Vocation is about discerning and responding to God’s particular calling for that person’s life. One may speak in terms of a profession and/or lifestyle choice; to address the reality of ‘vocation’ is to acknowledge the deeper meaning in what we do for a living or how we are in relationship with one another.
From Empowered by the Spirit, “the clear teaching of Scripture is that gifts and talents are not given simply for personal advantage; they are to be used generously for the benefit of others and for the good of society and the Church” (par 96)
Campus ministry has the privileged position of ministering to and with people who are in the process of making life decisions. We have the ability to offer our students and faculty/staff a faith perspective from which to consider or evaluate their career and lifestyle choices, in light of the gifts that God has put in their lives.
The following sites provide resources about vocations and issues related to particular topics within this wide category.
The website for the United States Conference of Catholic Bishops has a wealth of information accessible from its “Departments” page, especially the departments of:
• Family, Laity, Women and Youth: www.usccb.org/laity/
• Diaconate: www.usccb.org/beliefs-and-teachings/vocations/diaconate/
• Vocations and Priestly Formation: www.usccb.org/vocations/
The remainder of these links are divided by topic.
Vocation as Career Choice
"A resource to help you find your place in this life," part of the website for the Joliet Vocation Office, it has a major focus on religious and ordained vocations, and strong sections on talent and personality type identification, career inventory and planning. http://www.vocations.com/discern/
The official web site for Marsha Sinetar, the author of many books about finding meaning in one’s work. The section called “The Center” is interesting for its short essays and Q&A. www.marshasinetar.com
National Association of Lay Ministers
Vocation as Lifestyle
St Mary’s Press
St. Mary's Press, www.smp.org has a series of Vocations books, searchable by title (Married Life, Priests, Sisters, Brothers, Single Life.)
Vocation of Married Life
The National Marriage Project
The National Marriage Project was founded in 1997 by Rutgers University Sociology Professor David Popenoe. From 1997 to the summer of 2009, it was housed at Rutgers University and was directed by Drs. Popenoe and Barbara Dafoe Whitehead. In the summer of 2009, the National Marriage Project moved to the University of Virginia, where it is now directed by W. Bradford Wilcox, associate professor of sociology at the University of Virginia. http://nationalmarriageproject.org/wordpress/
Coalition for Marriage, Families and Couples Education
Not affiliated with any religious group, this site offers many resources about communication and a variety of issues related to marriage (domestic violence, cohabitation before marriage, money). Workshops and books are also promoted. www.smartmarriages.com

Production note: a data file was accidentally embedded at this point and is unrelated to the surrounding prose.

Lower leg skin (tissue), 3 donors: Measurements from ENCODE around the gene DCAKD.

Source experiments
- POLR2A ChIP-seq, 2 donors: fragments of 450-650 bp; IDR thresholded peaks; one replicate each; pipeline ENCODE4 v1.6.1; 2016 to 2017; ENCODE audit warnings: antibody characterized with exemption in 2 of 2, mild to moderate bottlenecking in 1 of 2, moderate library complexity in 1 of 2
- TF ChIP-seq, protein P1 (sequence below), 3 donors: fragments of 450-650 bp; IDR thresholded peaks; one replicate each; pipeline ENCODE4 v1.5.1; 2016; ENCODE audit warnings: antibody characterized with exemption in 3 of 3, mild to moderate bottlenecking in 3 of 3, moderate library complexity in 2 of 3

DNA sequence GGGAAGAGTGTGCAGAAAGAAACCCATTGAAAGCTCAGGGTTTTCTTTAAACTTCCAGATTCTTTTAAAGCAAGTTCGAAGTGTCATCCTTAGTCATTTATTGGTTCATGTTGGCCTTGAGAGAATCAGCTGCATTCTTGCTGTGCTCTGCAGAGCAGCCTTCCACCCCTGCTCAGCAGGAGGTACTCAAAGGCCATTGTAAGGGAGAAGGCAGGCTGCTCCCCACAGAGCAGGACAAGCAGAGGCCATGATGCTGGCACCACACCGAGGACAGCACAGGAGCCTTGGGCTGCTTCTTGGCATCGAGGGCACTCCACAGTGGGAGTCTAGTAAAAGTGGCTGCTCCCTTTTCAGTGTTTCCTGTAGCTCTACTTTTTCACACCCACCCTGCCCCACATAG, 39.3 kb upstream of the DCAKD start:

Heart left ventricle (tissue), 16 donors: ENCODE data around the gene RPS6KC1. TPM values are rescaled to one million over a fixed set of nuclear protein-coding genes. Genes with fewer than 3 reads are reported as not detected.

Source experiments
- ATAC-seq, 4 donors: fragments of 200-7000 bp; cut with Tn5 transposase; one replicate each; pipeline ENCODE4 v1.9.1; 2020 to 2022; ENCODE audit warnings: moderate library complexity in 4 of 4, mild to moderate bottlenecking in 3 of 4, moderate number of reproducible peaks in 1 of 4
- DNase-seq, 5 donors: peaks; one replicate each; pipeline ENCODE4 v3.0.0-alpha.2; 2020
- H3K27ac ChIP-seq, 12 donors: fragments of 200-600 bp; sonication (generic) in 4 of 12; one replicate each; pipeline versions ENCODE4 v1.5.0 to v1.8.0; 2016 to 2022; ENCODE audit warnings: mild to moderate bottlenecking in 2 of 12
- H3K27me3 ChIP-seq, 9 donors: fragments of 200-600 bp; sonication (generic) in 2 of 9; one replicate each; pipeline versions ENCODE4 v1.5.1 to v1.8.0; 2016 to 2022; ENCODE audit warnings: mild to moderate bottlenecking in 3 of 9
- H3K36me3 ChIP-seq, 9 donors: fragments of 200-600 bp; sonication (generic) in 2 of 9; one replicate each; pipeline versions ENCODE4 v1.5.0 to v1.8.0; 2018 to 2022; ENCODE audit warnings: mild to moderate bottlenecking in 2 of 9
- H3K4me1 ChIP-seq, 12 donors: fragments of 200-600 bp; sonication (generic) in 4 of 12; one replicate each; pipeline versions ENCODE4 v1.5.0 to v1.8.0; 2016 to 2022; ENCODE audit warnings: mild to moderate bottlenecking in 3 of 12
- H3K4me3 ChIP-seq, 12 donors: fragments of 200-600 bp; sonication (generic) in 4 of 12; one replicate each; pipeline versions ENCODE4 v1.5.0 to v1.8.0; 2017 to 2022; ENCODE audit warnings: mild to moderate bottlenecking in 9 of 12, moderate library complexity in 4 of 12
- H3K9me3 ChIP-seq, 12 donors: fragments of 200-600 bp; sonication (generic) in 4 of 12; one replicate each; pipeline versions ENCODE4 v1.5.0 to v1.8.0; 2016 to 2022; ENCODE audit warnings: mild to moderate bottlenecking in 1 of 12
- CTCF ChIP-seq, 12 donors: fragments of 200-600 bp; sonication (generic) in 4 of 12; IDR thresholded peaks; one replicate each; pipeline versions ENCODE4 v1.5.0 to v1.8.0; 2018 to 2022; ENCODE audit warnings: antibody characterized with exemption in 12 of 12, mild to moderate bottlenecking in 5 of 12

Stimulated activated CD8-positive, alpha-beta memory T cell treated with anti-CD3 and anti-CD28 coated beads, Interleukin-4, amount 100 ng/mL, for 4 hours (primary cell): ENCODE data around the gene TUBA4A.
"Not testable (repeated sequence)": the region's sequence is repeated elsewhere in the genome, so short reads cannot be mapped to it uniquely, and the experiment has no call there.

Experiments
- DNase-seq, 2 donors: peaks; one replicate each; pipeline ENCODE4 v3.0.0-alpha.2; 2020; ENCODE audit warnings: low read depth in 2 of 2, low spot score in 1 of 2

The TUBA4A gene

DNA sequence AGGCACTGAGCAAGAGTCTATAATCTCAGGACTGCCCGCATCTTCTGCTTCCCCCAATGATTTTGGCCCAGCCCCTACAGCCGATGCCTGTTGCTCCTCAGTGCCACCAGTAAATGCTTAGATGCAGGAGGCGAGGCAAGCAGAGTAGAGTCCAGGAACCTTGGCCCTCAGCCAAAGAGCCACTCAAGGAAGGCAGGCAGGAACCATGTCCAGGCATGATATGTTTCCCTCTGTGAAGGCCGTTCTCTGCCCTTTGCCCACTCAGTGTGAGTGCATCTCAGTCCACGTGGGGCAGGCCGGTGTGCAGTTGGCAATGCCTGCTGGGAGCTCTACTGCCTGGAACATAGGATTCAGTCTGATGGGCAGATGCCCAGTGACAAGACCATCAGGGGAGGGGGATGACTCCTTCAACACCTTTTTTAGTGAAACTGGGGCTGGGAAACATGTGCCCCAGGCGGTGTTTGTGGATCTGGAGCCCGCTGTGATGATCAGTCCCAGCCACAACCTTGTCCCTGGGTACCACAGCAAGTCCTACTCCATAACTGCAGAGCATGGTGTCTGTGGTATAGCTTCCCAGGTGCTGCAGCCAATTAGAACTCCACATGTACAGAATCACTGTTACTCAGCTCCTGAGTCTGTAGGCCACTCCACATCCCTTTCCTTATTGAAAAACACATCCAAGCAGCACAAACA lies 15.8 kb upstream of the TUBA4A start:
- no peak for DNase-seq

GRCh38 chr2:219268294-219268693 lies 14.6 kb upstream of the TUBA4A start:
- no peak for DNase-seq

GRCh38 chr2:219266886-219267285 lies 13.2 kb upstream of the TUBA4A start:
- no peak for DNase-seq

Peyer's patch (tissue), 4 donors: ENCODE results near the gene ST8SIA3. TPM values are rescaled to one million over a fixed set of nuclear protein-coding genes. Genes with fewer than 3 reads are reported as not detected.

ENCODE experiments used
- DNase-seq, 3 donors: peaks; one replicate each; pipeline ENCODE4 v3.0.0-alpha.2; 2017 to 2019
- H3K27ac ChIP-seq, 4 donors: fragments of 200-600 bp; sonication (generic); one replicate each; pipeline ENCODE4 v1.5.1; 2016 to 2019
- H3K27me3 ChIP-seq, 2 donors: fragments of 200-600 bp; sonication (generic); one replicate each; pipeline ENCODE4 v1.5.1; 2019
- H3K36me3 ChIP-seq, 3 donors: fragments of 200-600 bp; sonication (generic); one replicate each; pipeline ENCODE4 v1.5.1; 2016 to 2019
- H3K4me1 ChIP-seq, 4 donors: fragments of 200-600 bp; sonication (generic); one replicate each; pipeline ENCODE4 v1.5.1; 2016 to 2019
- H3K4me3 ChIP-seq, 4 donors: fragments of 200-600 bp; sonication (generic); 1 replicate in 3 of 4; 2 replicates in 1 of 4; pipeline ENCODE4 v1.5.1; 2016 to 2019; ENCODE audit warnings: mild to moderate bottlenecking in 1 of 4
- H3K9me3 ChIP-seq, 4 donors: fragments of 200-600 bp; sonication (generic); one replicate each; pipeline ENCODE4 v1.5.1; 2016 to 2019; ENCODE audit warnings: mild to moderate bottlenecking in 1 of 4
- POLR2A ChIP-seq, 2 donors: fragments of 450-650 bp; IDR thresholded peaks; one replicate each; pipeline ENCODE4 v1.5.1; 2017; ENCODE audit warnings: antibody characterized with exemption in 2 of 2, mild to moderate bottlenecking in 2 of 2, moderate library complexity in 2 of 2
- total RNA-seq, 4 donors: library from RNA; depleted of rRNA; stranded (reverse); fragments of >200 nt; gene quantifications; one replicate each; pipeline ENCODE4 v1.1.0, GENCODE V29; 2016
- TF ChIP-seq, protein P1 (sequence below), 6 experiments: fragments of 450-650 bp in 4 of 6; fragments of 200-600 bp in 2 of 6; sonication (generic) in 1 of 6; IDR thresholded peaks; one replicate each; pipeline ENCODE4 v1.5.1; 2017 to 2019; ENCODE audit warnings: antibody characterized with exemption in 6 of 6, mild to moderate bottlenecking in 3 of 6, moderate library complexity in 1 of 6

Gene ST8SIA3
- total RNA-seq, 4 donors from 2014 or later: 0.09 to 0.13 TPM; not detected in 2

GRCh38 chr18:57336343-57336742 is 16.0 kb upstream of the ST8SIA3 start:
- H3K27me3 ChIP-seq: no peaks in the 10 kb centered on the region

Retrouville is a program for troubled marriages. Site includes many links to other marriage websites, and lists of books on the subject. www.retrouvaille.org
Vocation of Single Life
For those who find themselves single-again. www.divorcecare.com
Vocation of Consecrated or Ordained Life
The Crosier Fathers & Brothers website features a chat room for those considering the priesthood or religious life. www.crosier.org
Vision is published annually by the National Religious Vocation Conference through Claretian Publications and is the most comprehensive resource available for those seeking information on religious life. It contains discernment-type articles from the annually published “VISION” guide as well as links to many religious communities. www.vocationnetwork.org/
Run by a volunteer, this site matches interested people with willing monasteries and convents for visits, or connects them with local vocation directors. www.vocationsplacement.org
“A Resource to help you find your place in this life”, part of the website for the Joliet Vocation Office, it has a strong focus on religious and ordained vocations, and strong sections on talent and personality type identification, career inventory and planning. www.vocations.com/discern/
The Vocation Office of the Maryland and New York Provinces serves men of all ranges of interest in life of the Society of Jesus, the Jesuits, and provides resources for campus ministries, religious organizations or individuals interested in Ignatian spirituality. Campus ministers may order literature and media resources or arrange for a Jesuit to visit their campus. www.jesuitvocation.org
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“The place God calls you to is the place where your deep gladness and the world’s deep hunger meet” – Frederick Buechner